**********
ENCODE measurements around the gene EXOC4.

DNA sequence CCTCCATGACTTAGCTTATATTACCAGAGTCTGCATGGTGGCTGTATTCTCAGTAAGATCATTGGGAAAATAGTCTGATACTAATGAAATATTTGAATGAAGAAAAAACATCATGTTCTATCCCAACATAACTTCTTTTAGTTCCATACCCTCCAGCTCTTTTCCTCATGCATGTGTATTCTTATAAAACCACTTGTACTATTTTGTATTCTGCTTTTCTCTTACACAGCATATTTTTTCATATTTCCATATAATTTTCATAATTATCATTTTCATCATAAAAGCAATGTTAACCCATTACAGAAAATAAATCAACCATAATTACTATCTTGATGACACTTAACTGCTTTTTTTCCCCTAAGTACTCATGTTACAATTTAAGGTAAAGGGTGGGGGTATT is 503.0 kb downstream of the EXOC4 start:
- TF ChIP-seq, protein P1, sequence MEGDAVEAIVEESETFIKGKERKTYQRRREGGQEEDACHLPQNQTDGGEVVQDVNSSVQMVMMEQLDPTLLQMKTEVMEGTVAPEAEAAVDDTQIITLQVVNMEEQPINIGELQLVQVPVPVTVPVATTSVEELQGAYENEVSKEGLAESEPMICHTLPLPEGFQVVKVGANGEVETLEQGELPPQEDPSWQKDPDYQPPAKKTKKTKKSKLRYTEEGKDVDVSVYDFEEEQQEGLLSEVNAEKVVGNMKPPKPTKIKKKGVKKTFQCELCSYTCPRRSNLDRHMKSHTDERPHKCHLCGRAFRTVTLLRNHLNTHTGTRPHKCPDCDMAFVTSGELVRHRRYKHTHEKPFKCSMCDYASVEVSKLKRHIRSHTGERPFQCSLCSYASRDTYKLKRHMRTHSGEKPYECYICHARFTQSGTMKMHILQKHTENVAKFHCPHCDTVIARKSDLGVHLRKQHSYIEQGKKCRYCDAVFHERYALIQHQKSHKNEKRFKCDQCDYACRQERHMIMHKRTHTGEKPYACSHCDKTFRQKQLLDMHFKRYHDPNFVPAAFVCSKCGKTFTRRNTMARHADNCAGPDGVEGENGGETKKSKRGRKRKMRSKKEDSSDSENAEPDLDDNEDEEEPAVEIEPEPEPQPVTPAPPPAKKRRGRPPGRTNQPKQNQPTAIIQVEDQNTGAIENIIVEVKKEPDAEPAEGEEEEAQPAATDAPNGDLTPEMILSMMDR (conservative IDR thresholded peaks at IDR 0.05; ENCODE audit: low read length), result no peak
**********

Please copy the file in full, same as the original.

ENCODE measurements around the gene EXOC4.

DNA sequence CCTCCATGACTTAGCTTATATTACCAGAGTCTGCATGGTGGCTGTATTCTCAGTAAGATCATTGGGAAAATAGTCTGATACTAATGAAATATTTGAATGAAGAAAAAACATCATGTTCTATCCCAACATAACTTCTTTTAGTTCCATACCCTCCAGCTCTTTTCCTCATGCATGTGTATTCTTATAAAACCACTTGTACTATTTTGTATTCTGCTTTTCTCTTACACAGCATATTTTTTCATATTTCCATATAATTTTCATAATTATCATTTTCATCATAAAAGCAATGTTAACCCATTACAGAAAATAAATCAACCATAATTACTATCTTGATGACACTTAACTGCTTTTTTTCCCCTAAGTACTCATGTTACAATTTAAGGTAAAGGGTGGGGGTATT is 503.0 kb downstream of the EXOC4 start:
- TF ChIP-seq, protein P1, sequence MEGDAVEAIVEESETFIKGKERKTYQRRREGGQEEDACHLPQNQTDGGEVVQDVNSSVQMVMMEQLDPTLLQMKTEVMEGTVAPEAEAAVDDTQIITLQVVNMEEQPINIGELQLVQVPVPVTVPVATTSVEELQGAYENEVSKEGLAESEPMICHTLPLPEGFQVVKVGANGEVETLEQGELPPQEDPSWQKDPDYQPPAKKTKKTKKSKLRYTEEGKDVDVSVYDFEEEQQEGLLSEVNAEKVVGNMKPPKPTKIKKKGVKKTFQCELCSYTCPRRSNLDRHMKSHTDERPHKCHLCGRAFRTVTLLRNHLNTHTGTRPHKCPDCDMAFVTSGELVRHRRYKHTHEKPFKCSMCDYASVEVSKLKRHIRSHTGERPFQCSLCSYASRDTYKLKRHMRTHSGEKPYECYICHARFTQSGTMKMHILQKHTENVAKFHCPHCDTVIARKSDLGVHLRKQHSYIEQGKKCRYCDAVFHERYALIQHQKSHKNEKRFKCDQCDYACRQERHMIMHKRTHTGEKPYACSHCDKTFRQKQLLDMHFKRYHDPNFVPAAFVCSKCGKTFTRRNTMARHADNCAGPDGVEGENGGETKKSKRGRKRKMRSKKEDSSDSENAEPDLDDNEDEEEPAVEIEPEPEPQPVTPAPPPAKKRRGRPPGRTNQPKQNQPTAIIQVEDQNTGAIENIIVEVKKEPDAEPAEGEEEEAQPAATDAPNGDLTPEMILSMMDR (conservative IDR thresholded peaks at IDR 0.05; ENCODE audit: low read length), result no peak